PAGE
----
Become a Better Writer: Fly Fishing Artist Date

The Artist Date is a dream-child of Julia Cameron, helping readers learn how to become a better writer. We’ve discussed her book, The Artist’s Way, and highly recommend both the book and the weekly date. An Artist Date can be life-changing. It can open your creativity like nothing else. Today, we wade into the river to try our hand at fly fishing.


“My father was very sure about certain matters pertaining to the universe. To him all good things—trout as well as eternal salvation—come by grace and grace comes by art and art does not come easy.”  ― Norman Maclean, A River Runs Through It and Other Stories

On the slick underside of cool river rocks, the sow bugs hide. I turn stones over, watch one scurry for cover under the stone next door, watch its brother try to burrow deep into the mud. I reach into the shallow water, grab a fistful of pebbles. Opening my hand, mud spreads across my palm; pebbles fall from the edges and splink into the water. The sow bug, known more commonly as the “roly poly,” is there, exposed. He has rolled into a ball, his best attempt at hide-and-seek, his attempt to look for all the world like a perfectly round pebble. The ball-like symmetry of his curled exoskeleton gives him away, though.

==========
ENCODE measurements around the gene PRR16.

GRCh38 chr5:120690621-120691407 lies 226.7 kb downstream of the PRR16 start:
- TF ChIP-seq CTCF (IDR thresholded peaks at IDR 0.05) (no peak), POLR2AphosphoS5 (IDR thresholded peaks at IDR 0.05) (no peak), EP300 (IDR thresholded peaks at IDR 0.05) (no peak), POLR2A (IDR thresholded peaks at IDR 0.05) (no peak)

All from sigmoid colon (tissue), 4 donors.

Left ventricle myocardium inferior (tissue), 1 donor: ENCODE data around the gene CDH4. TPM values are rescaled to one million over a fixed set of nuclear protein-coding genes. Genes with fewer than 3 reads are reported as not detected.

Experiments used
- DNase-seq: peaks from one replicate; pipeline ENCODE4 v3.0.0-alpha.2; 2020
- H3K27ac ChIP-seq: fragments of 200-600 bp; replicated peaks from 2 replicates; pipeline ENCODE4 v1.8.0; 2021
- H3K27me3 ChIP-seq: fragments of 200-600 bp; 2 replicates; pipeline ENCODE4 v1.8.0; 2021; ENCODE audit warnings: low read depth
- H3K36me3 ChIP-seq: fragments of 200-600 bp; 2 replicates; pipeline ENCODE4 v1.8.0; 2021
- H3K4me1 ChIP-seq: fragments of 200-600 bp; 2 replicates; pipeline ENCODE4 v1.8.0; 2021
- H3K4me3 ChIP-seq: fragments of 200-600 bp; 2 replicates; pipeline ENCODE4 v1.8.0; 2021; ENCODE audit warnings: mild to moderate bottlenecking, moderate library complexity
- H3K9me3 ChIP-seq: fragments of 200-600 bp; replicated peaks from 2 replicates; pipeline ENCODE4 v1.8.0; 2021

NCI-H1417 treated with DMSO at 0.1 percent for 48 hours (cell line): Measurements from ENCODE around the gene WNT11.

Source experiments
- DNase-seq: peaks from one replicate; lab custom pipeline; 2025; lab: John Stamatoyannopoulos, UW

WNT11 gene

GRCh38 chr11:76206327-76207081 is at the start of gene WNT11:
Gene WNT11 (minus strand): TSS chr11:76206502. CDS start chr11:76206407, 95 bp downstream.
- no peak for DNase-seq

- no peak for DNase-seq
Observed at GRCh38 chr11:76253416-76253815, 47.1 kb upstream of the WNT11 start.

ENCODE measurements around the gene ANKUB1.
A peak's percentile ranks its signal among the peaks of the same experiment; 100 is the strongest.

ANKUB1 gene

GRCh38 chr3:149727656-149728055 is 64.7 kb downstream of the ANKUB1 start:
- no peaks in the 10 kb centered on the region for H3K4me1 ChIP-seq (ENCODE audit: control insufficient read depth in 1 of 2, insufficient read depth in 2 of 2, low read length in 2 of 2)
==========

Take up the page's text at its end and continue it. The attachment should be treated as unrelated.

I grab him between my thumb and forefinger and fling him into the channel. He is my offering to the keepers of this stretch of river, and before I can count to two, I see the metallic flash of trout against the morning sun. The rainbow trout is a magnificent mirror when turned at the right angle, its pink and silver side throwing light back past the surface.